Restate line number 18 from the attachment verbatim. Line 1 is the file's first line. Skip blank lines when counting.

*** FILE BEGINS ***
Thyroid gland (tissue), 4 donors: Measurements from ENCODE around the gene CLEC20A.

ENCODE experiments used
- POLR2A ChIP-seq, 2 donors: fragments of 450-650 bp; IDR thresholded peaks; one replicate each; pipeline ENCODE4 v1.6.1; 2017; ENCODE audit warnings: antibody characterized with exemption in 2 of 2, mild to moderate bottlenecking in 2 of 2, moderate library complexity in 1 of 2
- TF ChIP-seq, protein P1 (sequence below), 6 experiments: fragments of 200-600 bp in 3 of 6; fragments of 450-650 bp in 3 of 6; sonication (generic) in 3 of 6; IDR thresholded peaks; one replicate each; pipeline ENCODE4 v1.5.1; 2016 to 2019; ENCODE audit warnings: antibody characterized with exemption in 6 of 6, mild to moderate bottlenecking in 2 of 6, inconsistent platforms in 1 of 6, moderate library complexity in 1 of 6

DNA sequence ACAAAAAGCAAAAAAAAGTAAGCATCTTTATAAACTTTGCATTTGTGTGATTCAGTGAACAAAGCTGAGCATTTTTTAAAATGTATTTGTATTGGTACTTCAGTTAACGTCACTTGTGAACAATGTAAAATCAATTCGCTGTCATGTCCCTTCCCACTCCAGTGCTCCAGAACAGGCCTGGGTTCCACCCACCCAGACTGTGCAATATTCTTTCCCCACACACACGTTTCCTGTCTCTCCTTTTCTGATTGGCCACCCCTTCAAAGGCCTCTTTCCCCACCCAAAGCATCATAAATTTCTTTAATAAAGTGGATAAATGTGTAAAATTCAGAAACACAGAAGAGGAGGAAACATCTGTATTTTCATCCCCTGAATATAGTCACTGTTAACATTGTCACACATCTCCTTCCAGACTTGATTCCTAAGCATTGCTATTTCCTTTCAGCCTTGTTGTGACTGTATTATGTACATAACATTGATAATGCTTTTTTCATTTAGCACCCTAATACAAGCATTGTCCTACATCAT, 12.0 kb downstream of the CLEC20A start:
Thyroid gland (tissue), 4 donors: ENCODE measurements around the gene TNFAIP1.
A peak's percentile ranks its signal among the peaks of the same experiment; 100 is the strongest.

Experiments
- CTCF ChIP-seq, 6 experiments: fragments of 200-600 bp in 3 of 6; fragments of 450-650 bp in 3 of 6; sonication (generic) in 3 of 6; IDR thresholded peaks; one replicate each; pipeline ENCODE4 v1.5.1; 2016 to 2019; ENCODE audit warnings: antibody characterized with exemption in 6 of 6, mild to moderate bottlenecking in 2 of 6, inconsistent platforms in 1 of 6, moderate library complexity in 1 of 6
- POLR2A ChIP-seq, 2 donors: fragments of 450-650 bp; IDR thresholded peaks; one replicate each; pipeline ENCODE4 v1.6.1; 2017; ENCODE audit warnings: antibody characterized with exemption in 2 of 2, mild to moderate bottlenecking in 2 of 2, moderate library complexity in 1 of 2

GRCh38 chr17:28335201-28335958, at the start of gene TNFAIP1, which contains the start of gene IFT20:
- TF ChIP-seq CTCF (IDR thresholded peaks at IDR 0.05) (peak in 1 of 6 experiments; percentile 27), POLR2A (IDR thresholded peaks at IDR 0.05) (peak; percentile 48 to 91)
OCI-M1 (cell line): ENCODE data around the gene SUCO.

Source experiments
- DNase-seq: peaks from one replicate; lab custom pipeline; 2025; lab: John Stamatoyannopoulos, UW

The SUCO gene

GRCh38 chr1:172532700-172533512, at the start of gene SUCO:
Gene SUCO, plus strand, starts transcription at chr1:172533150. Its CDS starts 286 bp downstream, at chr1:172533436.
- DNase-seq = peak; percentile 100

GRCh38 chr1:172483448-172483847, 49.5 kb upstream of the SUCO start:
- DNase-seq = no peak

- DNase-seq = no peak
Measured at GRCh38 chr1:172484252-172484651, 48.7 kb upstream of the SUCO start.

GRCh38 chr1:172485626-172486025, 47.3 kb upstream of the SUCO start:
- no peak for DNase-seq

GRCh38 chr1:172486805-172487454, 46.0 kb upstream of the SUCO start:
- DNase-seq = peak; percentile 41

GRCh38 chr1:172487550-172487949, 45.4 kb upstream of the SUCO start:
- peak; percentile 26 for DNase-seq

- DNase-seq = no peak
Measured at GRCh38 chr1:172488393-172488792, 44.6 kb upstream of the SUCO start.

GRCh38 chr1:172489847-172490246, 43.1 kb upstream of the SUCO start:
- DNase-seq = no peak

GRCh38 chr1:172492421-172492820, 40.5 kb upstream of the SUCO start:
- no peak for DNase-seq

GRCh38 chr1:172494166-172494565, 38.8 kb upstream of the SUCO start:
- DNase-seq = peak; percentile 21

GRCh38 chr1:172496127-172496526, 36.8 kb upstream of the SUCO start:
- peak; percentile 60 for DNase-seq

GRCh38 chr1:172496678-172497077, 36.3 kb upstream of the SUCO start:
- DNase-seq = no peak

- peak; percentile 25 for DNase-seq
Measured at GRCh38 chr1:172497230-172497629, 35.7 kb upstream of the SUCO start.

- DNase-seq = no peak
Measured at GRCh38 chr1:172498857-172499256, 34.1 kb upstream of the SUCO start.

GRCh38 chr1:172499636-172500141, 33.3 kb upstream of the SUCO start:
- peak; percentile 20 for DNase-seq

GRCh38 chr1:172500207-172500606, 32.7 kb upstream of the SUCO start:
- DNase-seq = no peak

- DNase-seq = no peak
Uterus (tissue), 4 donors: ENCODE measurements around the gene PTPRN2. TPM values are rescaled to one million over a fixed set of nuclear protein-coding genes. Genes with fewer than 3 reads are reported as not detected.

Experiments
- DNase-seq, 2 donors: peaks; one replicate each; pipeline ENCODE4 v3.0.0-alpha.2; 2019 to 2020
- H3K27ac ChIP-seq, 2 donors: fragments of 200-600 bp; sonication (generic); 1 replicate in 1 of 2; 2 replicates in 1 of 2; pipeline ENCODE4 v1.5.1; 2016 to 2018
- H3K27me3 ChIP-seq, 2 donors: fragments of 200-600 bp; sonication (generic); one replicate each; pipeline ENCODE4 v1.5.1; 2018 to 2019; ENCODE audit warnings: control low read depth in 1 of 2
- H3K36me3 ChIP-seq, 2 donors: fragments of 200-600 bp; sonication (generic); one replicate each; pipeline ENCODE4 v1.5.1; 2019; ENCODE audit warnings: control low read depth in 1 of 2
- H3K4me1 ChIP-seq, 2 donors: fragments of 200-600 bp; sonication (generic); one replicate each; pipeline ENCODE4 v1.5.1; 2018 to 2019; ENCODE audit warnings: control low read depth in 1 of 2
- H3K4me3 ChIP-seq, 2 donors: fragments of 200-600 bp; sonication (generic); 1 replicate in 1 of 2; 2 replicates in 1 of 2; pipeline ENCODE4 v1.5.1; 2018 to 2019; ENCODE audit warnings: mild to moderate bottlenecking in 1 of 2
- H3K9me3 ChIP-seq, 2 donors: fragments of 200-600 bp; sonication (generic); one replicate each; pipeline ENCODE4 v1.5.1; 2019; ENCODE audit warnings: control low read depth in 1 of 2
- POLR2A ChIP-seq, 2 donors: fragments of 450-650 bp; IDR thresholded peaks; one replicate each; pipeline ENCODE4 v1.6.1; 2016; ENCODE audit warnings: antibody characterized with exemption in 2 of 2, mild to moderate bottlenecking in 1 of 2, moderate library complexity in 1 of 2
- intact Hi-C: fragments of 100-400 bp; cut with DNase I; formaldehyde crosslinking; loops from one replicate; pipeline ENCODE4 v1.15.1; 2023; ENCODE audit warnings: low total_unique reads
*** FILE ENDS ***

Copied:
Gene SUCO, plus strand, starts transcription at chr1:172533150. Its CDS starts 286 bp downstream, at chr1:172533436.